L. tinctoria, L. tasmanica and L. polymorpha
There are 14 species of Lomatia;
This plant is something of an enigma as it only occurs (as far as anyone knows) in rainforest at an altitude from sea-level to 900 feet (275 metres) in one small locality at the southern end of the Bathurst Range near Cox Bight which is on the southernmost coast of South West Tasmania.Lomatia tasmanica is a small tree up to 5 metres high, branched at the top, or sometimes the trunk is inclined with a few erect branches. The leaves are very striking, being pinnate with 7-11 pairs of leaflets, deeply and irregularly toothed, shiny and dark green in colour. Young leaves are shiny and bright green. The very young stems and buds are covered in soft reddish brown hairs. The inflorescences are terminal racemes.(i.e. the flowers grow in clusters at the tips of the stems) In its natural state the flowers are shorter or scarcely longer than the uppermost leaves. However, if one is clever enough to grow it “in captivity” the racemes are considerably longer and therefore very showy. Seeds have never been found. The closest living relative is Lomatia ferruginea which occurs in far-away Chile.
|The discovery of Lomatia tasmanica is a source of
pride for the author's family. In 1934 Deny King (a well-known amateur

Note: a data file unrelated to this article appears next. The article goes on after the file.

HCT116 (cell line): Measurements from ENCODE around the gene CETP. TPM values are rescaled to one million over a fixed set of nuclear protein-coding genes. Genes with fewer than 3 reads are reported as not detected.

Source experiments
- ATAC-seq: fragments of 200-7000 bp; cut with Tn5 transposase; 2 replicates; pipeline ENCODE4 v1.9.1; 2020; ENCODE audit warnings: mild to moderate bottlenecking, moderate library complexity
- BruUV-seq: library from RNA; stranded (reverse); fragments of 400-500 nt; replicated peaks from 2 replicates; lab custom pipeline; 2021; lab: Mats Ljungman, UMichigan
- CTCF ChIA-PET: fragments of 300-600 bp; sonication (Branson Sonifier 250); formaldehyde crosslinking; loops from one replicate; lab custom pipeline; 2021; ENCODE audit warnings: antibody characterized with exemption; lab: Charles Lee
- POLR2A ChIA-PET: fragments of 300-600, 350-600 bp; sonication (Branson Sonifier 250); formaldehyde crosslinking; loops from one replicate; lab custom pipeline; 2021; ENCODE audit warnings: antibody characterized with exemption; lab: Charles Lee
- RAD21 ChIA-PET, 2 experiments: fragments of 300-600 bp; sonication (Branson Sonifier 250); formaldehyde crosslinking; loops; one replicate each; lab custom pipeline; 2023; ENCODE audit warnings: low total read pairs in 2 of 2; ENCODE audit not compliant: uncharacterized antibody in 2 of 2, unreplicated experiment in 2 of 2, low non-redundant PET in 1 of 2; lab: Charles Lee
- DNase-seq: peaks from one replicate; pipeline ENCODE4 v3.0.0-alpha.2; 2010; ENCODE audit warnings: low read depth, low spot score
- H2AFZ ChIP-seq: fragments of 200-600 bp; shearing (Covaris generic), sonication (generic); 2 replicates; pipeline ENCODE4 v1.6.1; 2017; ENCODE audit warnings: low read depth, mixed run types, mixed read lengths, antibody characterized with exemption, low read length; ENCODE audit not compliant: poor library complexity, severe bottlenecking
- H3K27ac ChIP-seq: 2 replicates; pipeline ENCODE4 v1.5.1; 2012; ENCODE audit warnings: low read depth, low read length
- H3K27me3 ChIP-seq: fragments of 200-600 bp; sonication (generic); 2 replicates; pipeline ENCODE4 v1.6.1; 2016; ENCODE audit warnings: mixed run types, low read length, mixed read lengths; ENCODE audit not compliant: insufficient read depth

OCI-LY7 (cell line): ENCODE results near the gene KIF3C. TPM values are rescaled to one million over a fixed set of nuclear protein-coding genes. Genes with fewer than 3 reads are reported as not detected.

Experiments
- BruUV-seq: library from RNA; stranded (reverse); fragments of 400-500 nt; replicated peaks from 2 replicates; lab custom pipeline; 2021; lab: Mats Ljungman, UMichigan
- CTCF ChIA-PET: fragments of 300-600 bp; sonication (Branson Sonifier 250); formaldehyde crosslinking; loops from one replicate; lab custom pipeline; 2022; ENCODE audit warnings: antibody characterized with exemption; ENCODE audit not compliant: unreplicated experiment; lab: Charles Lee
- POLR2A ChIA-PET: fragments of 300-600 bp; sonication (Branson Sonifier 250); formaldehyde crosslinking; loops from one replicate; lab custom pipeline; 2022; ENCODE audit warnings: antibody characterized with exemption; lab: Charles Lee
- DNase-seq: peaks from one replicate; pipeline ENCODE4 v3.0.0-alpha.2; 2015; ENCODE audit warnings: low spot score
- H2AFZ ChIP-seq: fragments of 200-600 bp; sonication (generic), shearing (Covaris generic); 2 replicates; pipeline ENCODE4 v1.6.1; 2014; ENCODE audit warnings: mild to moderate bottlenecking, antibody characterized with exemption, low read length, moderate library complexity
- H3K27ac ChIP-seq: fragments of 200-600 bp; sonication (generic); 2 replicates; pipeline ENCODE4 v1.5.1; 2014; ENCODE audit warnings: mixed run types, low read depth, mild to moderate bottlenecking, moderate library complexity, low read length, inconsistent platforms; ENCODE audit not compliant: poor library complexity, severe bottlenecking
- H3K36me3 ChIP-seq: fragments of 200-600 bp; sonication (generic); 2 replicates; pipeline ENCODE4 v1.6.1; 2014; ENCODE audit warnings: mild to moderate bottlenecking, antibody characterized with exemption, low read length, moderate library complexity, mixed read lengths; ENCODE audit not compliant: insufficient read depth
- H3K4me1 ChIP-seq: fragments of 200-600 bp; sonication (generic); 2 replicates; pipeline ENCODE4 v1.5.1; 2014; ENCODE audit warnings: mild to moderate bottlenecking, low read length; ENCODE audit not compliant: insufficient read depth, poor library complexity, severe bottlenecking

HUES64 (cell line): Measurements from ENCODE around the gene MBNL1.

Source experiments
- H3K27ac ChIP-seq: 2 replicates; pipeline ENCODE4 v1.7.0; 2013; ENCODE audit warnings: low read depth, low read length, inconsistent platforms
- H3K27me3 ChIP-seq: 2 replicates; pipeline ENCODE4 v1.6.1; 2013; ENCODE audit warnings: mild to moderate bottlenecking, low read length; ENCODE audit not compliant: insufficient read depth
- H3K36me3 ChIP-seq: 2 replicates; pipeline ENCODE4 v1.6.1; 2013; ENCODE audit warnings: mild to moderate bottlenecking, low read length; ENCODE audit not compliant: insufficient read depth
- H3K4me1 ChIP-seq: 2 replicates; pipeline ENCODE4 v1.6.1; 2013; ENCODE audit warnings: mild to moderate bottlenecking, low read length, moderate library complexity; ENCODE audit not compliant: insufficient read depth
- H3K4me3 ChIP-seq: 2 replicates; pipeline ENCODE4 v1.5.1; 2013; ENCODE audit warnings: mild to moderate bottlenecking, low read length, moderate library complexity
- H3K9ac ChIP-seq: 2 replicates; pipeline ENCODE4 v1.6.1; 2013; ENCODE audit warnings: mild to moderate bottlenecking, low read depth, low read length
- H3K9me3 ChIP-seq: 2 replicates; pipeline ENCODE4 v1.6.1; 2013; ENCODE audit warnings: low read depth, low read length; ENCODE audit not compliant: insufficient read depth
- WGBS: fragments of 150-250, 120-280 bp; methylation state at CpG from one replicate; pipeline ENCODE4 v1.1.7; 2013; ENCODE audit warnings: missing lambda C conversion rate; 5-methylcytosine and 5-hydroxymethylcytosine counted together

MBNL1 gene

naturalist) was tin mining at Cox Bight. One day, when rambling through
the bush, he found a strange and interesting plant he’d never seen before.
On his next visit to Hobart he took specimens to the Tasmanian Herbarium.
It was new to their botanists as well and specimens were sent off to Kew
Gardens in England. The accompanying letter stated “A man called King
brought this plant in the other day - I cannot place it at all.” In fact
the plant was not named until the 1960’s as it was necessary to have flowers
in order to classify it. In January 1965 the King family travelled
on an important mission to Cox Bight to collect flowers of this strange new
plant for the eminent Tasmanian botanist, Dr Winifred Curtis. Lo and behold,
the plant was in flower! The blooms were rusty red in colour and looked
rather like grevilleas.
Now...how to grow Lomatia tasmanica - WITH EXTREME
DIFFICULTY! In the wild it propagates by layering, roots forming at the
nodes, but it can be grown from cuttings. The Royal Tasmanian Botanical
Gardens take tip cuttings, and using “Ezy Root” and “Clonex” are then placed
in a very porous free-draining mix. The cuttings strike easily with bottom
heat. The trouble starts when growing them on when, for no apparent
reason, they turn black and die. They resent any disturbance, therefore
potting on into larger containers is an extreme “health hazard” for the plants.
The Botanical Gardens have two six-year old plants in pots which hardly
ever flower as they are constantly raided for propagation material, most
of which strike but one by one they die off. Ken Gillanders at Woodbank Nursery
grafts scions of Lomatia tasmanica onto L. tinctoria. One would think this
would be utterly foolproof but they have still proved very difficult to grow.
Wrigley and Fagg (Banksias, Waratahs and Grevilleas) point out that further
work may be necessary to determine cultural techniques, but heavy shade,
rich loam and ample moisture are recommended.